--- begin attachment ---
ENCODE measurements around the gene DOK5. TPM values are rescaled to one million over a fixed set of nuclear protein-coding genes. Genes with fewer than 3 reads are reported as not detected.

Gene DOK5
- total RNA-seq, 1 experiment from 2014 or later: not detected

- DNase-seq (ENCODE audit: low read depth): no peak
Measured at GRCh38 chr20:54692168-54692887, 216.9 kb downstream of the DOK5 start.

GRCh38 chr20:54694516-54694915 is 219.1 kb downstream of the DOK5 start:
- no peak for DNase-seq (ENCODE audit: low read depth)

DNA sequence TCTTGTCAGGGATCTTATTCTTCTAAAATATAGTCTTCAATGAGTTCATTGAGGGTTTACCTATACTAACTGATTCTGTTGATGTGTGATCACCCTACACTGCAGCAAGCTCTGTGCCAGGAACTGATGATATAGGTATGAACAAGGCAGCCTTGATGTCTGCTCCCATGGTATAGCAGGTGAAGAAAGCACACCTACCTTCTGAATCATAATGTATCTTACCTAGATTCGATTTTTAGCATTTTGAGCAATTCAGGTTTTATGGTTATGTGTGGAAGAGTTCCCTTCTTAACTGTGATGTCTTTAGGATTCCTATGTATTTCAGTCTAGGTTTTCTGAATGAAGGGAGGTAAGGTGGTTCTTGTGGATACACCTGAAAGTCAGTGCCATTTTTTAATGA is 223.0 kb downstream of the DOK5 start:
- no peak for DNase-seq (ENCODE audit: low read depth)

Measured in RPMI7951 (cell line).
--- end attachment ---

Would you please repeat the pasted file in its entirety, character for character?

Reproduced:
ENCODE measurements around the gene DOK5. TPM values are rescaled to one million over a fixed set of nuclear protein-coding genes. Genes with fewer than 3 reads are reported as not detected.

Gene DOK5
- total RNA-seq, 1 experiment from 2014 or later: not detected

- DNase-seq (ENCODE audit: low read depth): no peak
Measured at GRCh38 chr20:54692168-54692887, 216.9 kb downstream of the DOK5 start.

GRCh38 chr20:54694516-54694915 is 219.1 kb downstream of the DOK5 start:
- no peak for DNase-seq (ENCODE audit: low read depth)

DNA sequence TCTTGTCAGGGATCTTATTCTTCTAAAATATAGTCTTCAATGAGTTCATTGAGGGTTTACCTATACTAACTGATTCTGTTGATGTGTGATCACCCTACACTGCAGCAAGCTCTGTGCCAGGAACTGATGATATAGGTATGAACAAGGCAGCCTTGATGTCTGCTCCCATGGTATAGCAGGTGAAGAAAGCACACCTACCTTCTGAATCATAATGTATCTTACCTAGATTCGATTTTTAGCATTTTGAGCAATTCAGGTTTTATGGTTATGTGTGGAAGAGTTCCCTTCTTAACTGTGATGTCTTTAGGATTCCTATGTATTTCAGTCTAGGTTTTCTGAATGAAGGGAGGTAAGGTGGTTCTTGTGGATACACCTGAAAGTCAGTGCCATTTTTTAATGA is 223.0 kb downstream of the DOK5 start:
- no peak for DNase-seq (ENCODE audit: low read depth)

Measured in RPMI7951 (cell line).